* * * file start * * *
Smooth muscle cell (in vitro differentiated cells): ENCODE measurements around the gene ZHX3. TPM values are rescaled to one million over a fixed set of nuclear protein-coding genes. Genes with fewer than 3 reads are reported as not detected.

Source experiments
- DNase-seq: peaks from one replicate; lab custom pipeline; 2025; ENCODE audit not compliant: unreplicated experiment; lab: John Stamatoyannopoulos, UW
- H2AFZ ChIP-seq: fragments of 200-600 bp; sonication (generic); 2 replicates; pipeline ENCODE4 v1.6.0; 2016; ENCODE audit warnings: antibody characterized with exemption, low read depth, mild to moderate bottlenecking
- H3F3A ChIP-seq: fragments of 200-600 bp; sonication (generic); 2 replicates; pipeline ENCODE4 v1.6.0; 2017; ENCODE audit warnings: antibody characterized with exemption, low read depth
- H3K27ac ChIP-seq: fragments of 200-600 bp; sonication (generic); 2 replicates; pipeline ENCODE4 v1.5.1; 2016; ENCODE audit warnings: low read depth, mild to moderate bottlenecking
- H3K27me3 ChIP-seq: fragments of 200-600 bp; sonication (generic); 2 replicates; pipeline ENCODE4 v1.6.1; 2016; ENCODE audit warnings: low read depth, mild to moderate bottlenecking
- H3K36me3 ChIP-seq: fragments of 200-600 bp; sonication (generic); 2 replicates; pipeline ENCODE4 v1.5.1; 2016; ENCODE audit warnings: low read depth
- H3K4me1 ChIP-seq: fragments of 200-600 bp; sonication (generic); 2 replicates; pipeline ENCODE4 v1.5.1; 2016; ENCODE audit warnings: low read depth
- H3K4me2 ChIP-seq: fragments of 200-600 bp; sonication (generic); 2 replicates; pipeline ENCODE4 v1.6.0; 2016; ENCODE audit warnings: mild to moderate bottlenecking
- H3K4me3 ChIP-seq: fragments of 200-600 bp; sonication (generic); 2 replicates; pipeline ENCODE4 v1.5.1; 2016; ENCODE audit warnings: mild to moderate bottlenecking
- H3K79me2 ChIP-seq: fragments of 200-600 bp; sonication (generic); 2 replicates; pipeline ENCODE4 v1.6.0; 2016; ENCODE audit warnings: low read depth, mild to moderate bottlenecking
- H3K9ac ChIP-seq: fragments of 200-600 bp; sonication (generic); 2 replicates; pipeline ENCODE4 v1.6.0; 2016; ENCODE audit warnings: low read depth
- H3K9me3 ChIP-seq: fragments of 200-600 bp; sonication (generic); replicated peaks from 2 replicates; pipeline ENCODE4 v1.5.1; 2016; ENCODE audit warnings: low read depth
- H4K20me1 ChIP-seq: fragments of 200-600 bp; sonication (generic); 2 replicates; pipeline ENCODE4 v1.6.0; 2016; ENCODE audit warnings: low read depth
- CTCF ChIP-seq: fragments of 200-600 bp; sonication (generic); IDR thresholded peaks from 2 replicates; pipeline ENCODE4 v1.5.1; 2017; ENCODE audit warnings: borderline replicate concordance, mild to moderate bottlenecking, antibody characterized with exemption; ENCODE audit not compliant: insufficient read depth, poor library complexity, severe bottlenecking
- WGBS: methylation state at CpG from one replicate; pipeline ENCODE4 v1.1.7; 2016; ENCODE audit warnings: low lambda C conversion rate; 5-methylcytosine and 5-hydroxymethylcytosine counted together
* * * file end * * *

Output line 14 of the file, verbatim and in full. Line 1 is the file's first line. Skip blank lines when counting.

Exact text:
- H3K9me3 ChIP-seq: fragments of 200-600 bp; sonication (generic); replicated peaks from 2 replicates; pipeline ENCODE4 v1.5.1; 2016; ENCODE audit warnings: low read depth